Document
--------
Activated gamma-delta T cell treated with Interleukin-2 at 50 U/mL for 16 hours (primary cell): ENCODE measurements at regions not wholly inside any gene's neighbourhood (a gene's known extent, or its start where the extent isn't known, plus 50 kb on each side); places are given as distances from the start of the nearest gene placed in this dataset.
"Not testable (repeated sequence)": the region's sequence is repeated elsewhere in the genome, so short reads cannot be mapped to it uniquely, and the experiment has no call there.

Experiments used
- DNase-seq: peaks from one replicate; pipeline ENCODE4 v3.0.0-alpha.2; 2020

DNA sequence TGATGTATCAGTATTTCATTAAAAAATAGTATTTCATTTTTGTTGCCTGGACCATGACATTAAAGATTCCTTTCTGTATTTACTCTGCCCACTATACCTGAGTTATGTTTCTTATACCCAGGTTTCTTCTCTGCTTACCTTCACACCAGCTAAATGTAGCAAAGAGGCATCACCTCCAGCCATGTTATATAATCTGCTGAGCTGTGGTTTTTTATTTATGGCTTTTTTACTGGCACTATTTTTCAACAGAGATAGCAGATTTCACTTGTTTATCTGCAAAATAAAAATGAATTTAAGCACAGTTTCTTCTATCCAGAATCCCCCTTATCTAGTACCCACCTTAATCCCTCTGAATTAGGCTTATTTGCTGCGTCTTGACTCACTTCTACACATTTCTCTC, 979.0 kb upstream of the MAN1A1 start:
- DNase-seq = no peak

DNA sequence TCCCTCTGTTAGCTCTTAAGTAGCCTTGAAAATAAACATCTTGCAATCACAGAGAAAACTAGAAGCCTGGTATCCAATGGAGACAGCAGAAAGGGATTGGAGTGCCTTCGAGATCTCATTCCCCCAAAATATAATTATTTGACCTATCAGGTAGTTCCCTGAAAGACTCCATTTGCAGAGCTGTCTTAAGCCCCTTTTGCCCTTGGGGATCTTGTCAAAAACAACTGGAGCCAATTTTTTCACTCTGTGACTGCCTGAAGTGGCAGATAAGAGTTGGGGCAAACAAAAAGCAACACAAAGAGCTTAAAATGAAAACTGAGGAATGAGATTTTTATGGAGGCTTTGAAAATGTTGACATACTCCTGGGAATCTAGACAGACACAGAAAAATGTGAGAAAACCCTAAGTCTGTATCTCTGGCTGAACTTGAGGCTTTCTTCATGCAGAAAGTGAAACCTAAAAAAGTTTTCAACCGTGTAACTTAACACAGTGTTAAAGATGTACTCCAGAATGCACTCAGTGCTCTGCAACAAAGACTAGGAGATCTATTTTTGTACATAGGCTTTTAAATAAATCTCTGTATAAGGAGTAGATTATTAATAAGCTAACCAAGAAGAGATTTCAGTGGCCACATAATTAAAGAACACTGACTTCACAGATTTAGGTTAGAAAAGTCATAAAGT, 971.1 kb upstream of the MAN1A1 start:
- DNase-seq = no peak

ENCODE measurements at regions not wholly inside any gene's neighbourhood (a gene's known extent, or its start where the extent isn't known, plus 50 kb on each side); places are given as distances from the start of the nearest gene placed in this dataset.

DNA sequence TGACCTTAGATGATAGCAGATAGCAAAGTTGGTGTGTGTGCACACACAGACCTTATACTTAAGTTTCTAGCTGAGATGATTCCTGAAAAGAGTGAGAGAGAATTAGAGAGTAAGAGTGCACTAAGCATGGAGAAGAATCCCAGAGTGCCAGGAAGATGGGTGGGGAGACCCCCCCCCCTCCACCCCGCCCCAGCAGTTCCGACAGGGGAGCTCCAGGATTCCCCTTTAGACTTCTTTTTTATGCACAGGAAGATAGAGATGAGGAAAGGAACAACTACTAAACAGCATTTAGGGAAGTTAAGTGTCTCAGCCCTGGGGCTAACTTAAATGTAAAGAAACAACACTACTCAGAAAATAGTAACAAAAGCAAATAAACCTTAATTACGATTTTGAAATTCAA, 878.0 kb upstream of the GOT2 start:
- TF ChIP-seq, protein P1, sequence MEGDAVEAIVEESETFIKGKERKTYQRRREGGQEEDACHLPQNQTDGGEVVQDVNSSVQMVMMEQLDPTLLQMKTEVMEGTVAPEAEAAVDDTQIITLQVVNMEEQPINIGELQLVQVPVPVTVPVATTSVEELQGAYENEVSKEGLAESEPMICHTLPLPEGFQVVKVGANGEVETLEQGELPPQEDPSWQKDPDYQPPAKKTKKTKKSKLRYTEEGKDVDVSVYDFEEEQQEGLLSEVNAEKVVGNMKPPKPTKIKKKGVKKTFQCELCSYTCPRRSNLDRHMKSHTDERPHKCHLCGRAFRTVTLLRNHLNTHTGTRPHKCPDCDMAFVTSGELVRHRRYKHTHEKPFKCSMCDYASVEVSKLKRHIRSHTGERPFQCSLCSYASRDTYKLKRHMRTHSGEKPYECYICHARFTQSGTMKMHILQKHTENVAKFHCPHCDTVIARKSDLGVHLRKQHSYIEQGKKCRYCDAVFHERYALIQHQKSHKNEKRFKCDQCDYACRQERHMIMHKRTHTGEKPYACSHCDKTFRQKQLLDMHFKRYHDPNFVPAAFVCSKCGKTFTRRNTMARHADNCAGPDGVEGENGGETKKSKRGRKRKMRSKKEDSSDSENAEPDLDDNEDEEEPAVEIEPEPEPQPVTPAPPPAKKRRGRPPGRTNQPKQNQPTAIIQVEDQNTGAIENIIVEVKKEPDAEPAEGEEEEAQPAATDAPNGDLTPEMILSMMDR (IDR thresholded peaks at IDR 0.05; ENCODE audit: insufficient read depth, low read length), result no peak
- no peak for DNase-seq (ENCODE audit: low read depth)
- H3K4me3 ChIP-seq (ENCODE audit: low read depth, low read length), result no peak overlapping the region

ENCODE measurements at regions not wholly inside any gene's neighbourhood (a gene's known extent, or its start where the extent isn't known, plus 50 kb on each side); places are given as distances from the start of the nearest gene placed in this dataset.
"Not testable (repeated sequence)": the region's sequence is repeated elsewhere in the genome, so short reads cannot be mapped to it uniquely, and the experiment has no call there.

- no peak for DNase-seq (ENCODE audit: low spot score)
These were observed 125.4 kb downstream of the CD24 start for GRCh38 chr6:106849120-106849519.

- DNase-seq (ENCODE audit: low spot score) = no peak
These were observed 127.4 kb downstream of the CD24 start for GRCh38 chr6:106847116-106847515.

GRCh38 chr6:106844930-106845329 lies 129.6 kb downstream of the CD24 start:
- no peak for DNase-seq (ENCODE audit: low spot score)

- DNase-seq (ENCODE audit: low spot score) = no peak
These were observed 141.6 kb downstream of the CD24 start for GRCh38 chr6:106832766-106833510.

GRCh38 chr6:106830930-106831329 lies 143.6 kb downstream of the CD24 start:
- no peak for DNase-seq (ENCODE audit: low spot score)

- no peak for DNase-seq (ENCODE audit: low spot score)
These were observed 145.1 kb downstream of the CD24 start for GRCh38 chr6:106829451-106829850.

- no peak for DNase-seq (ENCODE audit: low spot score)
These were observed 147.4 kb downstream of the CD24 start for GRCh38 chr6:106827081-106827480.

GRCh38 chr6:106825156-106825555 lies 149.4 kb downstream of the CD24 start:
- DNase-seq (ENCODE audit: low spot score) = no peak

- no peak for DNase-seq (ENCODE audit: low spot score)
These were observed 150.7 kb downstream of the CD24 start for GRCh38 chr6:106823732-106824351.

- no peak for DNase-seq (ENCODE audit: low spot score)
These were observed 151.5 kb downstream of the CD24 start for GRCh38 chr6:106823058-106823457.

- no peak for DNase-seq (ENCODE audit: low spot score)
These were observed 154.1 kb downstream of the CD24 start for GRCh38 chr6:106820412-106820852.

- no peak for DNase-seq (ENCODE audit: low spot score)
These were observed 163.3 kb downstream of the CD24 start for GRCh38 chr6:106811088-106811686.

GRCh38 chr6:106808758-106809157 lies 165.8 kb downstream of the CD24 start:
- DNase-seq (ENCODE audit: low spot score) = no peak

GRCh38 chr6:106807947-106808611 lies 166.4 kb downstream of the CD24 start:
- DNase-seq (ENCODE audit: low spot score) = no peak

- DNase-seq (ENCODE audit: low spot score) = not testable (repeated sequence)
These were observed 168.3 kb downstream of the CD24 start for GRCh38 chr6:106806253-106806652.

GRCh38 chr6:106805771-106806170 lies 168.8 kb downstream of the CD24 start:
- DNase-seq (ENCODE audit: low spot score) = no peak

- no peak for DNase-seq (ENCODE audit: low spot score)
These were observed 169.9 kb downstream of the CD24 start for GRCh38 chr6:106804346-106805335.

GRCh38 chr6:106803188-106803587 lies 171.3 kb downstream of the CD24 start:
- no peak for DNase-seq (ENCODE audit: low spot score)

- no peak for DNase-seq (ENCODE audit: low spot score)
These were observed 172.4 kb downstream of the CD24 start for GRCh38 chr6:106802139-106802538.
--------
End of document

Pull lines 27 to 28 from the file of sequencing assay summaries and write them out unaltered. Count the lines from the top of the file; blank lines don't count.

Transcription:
These were observed 145.1 kb downstream of the CD24 start for GRCh38 chr6:106829451-106829850.

- no peak for DNase-seq (ENCODE audit: low spot score)